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Resilient Homes (Phase 2): The Timperley Green Homes trial on methods to motivate home-owners to address property-level effects of climate change

Bichard, E and Thurairajah, N 2011, Resilient Homes (Phase 2): The Timperley Green Homes trial on methods to motivate home-owners to address property-level effects of climate change , Technical Report, University of Salford. (Unpublished)

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    Abstract

    This report describes the findings of a trial that tests strategies to motivate homeowners to purchase energy saving and flood protection measures for their properties. It was carried out as part of the second phase of the Environment Agency’s Resilient Homes programme. The premise of the study is based on the difficulties encountered by policy-makers to break though public inertia to act on the threats to their property caused by climate change. Government estimates that improved insulation alone will be needed for 26 million homes and that over 9 million homes still do not have basic energy conservation measures such as loft, wall and window insulation, or efficient low carbon heating units. While these facts are regularly communicated to the public via multiple messaging routes, few are making energy conservation a spending priority. The progress on property-level flood protection is even slower. There are an estimated 5.2 million homes in areas that are threatened by flooding from the sea or rivers, and many more could be affected by flash flooding as surface drainage is overwhelmed by local deluges. While many people are aware that they live in flood risk areas, high numbers think that the probability that their house will be flood in the future is low. The trial took place in a suburb of Greater Manchester known as Timperley and the report describes a proof of concept experiment based on three principles; the timely intervention of information at crucial points in purchasing decisions, the use of green community groups to influence norm-based behaviour, and the offer of non-cash incentives with intrinsic sustainable value. The report concludes that a combination of behavioural economics and peer influence and timely facilitation can bridge intention to action gaps and help communities to react to the climate change issues that threaten many neighbourhoods.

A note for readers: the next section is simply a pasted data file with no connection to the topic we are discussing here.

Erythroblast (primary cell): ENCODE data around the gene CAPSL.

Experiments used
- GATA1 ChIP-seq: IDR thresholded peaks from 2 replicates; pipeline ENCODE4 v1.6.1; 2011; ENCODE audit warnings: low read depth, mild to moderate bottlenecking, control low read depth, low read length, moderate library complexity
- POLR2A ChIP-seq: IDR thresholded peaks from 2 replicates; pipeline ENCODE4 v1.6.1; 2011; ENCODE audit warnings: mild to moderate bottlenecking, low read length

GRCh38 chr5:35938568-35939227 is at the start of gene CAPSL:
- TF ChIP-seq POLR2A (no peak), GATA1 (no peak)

Item Type: Monograph (Technical Report)
    Uncontrolled Keywords: Climate change, behaviour change, flood protection, energy conservation
    Themes: Built and Human Environment
    Schools: Colleges and Schools > College of Science & Technology
    Colleges and Schools > College of Science & Technology > School of the Built Environment > Urban Quality Research Centre (UQRC)
    Publisher: University of Salford
    Funders: Environment Agency, Trafford Borough Council
    Depositing User: E Bichard
    Date Deposited: 14 Oct 2011 15:25
    Last Modified: 26 Aug 2013 20:56
    URI: http://usir.salford.ac.uk/id/eprint/18381

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